NLPG Exemplar Award: Highly Commended – ‘Most Creative Use’ 2006: Chorley Borough Council.
Street naming and numbering is a key part of the process of keeping LLPGs up to date simply because it can capture information about new developments, changes of use, for example from single occupancy to multiple occupancy and changes of name, both to domestic and business properties. Having up to date information is not only vital to the Council itself but also the Royal Mail and of course the emergency services via the NLPG.
Chorley has taken a proactive approach to ensure that new properties and changes to existing ones are captured for inclusion in the LLPG.
A Guidance Note document and application form for street naming and numbering has been produced for developers and applicants who would approach the council on the commencement or completion of work for which planning permission has been granted. This captures new developments, one off planning permissions, offices, industrial units and changes of use. In addition the LLPG custodian checks the weekly list of planning permissions and Changes of Use awarded from the borough’s own public access website and enters them into a spreadsheet. A letter and application form is then sent to the applicant. However there was still no easy way for the council to capture changes of house names or business names required by customers without planning permission or change of use having been required.
Chorley has addressed this problem by making it easy for individuals to enter their change of name details via an interactive form on its website. The form consists of a series of questions filled in by the applicant online or by council staff in the one-stop shop for those who do not have Internet access. One of the key features is that the form has direct access to the LLPG giving the applicant a street search 21 facility. The web form uses LLPG address information populating the required fields directly from the GMS. The form captures the applicant’s address and the address of the property in question. If the property does not exist, the address can be created manually and an e-mail automatically sent to the GIS team highlighting the change. This ensures that new names are applied to the correct property. A completed application form is created at the end of the process and either printed out or e-mailed to the applicant as well as the GIS team.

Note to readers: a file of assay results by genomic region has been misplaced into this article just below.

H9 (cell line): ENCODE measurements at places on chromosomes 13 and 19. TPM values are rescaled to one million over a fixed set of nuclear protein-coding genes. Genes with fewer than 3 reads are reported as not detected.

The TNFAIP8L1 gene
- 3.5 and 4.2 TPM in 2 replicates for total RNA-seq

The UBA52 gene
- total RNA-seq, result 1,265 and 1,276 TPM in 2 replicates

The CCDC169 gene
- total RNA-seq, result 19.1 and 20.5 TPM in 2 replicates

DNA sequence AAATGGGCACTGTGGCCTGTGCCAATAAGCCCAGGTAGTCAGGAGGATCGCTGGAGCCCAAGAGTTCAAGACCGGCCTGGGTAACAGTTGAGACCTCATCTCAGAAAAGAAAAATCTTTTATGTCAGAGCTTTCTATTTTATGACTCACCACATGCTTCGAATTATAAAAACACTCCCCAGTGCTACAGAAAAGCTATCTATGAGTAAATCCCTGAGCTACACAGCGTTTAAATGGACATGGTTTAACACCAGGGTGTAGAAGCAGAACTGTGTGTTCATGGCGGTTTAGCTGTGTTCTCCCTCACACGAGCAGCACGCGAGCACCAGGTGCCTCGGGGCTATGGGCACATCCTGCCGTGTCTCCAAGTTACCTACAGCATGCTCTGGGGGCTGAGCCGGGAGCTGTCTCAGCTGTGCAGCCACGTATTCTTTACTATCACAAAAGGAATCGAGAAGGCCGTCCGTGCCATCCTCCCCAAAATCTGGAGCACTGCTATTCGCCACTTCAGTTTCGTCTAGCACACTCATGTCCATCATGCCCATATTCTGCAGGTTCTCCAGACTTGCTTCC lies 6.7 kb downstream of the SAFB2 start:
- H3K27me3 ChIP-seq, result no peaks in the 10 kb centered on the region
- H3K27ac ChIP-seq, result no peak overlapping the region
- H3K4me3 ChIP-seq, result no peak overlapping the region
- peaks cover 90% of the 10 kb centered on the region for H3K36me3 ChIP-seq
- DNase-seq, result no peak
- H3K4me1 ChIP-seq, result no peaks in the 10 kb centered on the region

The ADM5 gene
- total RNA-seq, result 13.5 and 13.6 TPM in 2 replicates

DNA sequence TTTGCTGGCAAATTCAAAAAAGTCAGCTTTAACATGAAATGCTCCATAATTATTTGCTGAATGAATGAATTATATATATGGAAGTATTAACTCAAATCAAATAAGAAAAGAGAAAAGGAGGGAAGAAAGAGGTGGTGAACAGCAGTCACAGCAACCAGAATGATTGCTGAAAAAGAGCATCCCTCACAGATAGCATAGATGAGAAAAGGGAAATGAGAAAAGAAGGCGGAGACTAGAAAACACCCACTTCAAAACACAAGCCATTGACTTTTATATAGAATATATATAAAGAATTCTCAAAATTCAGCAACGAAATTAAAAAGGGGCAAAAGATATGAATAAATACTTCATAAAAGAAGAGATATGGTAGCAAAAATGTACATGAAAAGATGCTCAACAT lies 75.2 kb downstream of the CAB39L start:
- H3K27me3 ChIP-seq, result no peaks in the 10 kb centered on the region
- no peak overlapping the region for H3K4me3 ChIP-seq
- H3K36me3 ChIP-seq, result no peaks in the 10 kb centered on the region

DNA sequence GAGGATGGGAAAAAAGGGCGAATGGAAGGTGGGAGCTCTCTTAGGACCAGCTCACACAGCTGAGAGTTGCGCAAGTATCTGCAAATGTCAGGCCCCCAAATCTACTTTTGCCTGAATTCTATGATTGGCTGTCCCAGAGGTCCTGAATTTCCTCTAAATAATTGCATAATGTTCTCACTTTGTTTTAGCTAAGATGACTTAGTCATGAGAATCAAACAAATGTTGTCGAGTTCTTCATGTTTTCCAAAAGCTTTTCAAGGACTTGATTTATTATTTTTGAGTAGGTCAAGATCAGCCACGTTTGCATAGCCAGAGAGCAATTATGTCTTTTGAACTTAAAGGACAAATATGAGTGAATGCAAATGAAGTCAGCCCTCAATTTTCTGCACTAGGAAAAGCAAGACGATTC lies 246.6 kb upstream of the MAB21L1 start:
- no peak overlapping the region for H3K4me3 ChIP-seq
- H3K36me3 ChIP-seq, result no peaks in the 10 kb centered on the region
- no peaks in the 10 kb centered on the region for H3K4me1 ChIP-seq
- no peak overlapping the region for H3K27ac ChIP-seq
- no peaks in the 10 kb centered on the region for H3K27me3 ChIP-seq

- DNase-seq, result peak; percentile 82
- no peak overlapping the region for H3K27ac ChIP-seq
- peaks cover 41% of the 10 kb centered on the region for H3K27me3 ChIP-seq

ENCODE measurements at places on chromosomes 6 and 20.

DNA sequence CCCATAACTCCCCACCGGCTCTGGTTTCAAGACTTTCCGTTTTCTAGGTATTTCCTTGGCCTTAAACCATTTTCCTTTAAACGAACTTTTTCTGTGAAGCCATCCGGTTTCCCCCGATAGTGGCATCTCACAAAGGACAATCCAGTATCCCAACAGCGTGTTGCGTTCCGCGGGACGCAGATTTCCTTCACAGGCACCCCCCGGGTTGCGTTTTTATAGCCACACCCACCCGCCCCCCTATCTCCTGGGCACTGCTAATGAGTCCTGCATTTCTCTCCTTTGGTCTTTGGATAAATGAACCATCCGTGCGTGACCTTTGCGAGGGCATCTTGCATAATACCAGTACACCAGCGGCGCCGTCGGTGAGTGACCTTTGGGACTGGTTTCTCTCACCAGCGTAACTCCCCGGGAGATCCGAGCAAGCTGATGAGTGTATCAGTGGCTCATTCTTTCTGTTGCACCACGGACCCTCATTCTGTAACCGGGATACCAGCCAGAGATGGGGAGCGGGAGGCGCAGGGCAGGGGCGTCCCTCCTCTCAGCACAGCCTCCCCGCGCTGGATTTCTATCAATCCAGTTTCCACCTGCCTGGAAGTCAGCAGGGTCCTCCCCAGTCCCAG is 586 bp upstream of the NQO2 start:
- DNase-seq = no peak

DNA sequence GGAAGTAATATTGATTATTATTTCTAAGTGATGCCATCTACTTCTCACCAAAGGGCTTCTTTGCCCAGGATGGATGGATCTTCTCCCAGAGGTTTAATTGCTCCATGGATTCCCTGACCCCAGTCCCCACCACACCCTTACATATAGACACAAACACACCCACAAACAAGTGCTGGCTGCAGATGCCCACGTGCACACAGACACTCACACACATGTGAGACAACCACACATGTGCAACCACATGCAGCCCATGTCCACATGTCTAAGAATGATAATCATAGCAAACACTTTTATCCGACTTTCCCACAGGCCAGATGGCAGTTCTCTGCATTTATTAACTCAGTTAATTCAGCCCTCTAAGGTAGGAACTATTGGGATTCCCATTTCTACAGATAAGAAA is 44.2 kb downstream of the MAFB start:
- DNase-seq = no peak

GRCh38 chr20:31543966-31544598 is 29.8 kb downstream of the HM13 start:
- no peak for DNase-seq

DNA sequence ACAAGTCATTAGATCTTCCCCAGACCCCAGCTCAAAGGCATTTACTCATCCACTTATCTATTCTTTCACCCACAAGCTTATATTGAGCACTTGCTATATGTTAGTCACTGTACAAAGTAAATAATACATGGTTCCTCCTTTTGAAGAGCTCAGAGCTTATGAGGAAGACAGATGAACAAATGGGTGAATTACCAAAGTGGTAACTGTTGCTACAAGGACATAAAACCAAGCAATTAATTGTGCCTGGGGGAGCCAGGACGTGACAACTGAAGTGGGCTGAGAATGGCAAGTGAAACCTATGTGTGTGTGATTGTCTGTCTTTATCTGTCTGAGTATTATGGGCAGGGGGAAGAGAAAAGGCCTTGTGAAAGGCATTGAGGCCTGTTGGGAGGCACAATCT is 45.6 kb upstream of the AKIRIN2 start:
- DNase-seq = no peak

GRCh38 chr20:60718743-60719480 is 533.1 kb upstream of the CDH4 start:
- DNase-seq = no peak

Chorley has improved its street name and numbering process and ensured that the improvements are passed through to the LLPG. The innovative use of the web form for changes of names makes it easy for members of the public to participate in the process. Application forms are automatically sent to the LLPG custodian by e-mail as are any addresses that do not exist in the LLPG.
‘On average 80 per cent of data has an address component. So, one of the keys to government (central as well as local) making intelligent connections between its thousands of pieces of information is to establish a standardised way of referring to locations and addresses. By working together to compile and use the NLPG we are laying the foundation for a combined government organisation that delivers services, not just in a more responsive, unified and thoughtful way, but with a lot less wasted money, time and effort.’ - John Prescott MP, Deputy Prime Minister (2003)
- An excellent use of technology and web applications to facilitate the council’s introduction of an electronic service for a change of address and business name.
- Customers now have a quick and easy way to apply to change the name of their property or business, either online from their own home computer, or in the one-Stop shop when they come to the council’s offices.
- The web form reduces the number of calls received to request changes, saving call centre staff time and makes it easy for staff in the One Stop Shop to deal with customers quickly and efficiently